Book Image

Flutter Cookbook

By : Simone Alessandria, Brian Kayfitz
4 (1)
Book Image

Flutter Cookbook

4 (1)
By: Simone Alessandria, Brian Kayfitz

Overview of this book

“Anyone interested in developing Flutter applications for Android or iOS should have a copy of this book on their desk.” – Amazon 5* Review Lauded as the ‘Flutter bible’ for new and experienced mobile app developers, this recipe-based guide will teach you the best practices for robust app development, as well as how to solve cross-platform development issues. From setting up and customizing your development environment to error handling and debugging, The Flutter Cookbook covers the how-tos as well as the principles behind them. As you progress, the recipes in this book will get you up to speed with the main tasks involved in app development, such as user interface and user experience (UI/UX) design, API design, and creating animations. Later chapters will focus on routing, retrieving data from web services, and persisting data locally. A dedicated section also covers Firebase and its machine learning capabilities. The last chapter is specifically designed to help you create apps for the web and desktop (Windows, Mac, and Linux). Throughout the book, you’ll also find recipes that cover the most important features needed to build a cross-platform application, along with insights into running a single codebase on different platforms. By the end of this Flutter book, you’ll be writing and delivering fully functional apps with confidence.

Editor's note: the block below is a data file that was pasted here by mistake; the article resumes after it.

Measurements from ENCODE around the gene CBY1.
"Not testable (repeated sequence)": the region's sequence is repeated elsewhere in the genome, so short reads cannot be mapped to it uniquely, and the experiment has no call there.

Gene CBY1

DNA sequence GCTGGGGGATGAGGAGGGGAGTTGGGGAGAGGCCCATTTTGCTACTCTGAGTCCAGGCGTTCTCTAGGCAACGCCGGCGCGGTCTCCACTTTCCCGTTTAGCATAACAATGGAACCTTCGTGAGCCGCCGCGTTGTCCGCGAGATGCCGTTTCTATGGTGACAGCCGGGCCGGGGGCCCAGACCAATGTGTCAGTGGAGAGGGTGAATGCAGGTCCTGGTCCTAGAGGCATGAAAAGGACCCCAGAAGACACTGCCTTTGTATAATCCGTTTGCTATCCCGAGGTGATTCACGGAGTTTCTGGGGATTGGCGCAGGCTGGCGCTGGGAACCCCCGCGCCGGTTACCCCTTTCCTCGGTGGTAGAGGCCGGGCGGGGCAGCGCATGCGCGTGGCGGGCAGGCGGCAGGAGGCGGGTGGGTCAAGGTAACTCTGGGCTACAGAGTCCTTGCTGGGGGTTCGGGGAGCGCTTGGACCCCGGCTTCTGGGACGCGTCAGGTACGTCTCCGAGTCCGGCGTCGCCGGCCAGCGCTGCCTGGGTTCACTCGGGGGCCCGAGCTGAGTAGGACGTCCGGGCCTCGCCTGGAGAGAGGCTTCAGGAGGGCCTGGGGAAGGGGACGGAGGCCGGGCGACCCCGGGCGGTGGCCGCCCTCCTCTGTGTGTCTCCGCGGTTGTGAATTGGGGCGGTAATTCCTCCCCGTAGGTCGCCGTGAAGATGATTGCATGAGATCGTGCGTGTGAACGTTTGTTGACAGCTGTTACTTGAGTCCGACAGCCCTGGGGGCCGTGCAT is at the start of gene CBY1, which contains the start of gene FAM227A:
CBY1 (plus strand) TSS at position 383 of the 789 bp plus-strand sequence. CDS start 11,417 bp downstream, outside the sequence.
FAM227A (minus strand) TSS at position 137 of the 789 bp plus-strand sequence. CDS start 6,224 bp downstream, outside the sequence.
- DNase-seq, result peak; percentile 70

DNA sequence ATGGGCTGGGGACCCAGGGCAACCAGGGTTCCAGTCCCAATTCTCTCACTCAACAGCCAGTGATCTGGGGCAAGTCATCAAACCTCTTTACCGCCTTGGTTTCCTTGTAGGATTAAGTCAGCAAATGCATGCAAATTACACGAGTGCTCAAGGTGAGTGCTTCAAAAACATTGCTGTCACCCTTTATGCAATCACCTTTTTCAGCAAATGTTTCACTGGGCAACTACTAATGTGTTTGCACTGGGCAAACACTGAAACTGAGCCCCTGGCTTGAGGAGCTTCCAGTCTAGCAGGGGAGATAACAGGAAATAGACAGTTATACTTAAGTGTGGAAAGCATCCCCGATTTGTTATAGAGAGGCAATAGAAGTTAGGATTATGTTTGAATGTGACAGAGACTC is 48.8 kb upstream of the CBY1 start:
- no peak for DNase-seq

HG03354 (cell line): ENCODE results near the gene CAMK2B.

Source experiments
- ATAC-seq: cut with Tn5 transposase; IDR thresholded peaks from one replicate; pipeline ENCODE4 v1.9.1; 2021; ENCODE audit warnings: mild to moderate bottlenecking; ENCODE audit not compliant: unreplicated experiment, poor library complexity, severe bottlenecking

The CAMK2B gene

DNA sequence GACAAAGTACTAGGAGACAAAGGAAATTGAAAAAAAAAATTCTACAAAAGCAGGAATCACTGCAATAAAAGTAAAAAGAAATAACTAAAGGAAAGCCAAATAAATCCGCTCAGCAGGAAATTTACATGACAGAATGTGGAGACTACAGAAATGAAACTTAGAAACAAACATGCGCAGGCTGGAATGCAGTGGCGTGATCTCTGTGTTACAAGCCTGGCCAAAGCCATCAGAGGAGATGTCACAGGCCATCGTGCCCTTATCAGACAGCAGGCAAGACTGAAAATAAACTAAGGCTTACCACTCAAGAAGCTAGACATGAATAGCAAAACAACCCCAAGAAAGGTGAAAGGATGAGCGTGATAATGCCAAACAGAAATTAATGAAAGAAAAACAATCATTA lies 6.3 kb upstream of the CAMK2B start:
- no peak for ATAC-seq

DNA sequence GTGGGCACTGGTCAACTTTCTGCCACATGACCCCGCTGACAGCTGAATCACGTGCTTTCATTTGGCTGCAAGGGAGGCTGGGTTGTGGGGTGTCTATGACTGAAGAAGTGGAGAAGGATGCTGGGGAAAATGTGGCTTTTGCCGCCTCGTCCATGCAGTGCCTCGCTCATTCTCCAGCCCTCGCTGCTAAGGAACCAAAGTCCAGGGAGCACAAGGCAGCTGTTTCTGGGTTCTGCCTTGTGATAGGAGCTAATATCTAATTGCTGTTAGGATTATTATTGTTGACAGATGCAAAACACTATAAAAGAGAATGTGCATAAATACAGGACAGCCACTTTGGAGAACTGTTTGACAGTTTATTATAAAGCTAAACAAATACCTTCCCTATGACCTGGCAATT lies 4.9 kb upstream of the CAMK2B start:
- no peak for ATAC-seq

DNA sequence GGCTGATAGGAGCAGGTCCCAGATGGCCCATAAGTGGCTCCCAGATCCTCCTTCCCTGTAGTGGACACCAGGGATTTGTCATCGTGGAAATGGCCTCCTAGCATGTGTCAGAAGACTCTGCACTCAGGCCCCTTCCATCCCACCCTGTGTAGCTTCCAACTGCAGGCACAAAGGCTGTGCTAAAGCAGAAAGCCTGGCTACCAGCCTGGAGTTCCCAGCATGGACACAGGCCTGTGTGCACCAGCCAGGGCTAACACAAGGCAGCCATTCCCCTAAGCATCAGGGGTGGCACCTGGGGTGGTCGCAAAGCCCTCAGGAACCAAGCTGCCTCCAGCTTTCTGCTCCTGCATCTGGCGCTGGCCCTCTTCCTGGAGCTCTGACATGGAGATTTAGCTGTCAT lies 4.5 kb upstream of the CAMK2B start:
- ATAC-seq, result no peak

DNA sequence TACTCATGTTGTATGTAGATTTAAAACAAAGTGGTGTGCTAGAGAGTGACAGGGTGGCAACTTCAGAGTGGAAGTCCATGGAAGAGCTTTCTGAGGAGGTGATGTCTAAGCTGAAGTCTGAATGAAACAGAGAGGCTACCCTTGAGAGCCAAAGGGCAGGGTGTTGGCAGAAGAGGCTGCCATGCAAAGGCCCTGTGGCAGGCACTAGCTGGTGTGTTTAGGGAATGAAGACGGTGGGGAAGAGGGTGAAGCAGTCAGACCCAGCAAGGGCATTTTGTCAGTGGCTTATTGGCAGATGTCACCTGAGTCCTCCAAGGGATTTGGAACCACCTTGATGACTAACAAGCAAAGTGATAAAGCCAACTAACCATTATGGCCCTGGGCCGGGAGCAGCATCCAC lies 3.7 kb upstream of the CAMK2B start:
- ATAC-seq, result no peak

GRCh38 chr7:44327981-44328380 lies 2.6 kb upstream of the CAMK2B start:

Table of Contents (17 chapters)
About Packt

How it works...

Just like functions, Dart implements the expected behavior for classical object-oriented programming.

In this recipe, you used inheritance, which is a building block of OOP. Consider the following class declaration:

class OfficialName extends Name {

This means that OfficialName inherits all the properties and methods that are available in the Name class, and may add more or override existing ones.

One of the more interesting syntactical features in Dart is the constructor shorthand. This allows you to automatically assign members in constructors by simply adding the this keyword, which is demonstrated in the Name class, as shown in the following code block:

const Name(this.first, this.last);

The Dart plugin for Android Studio and Visual Studio Code also has a handy shortcut for generating constructors, so you can make this process go even faster. Try deleting the constructors from the Name class. You should see red underlines underneath the first and last properties. Move your cursor to one of those properties (it doesn't matter which one) and press Option + Enter:

You should see a popup appear that generates constructions for final fields. If you hit Enter, your constructor will appear without you having to type anything. It's convenient.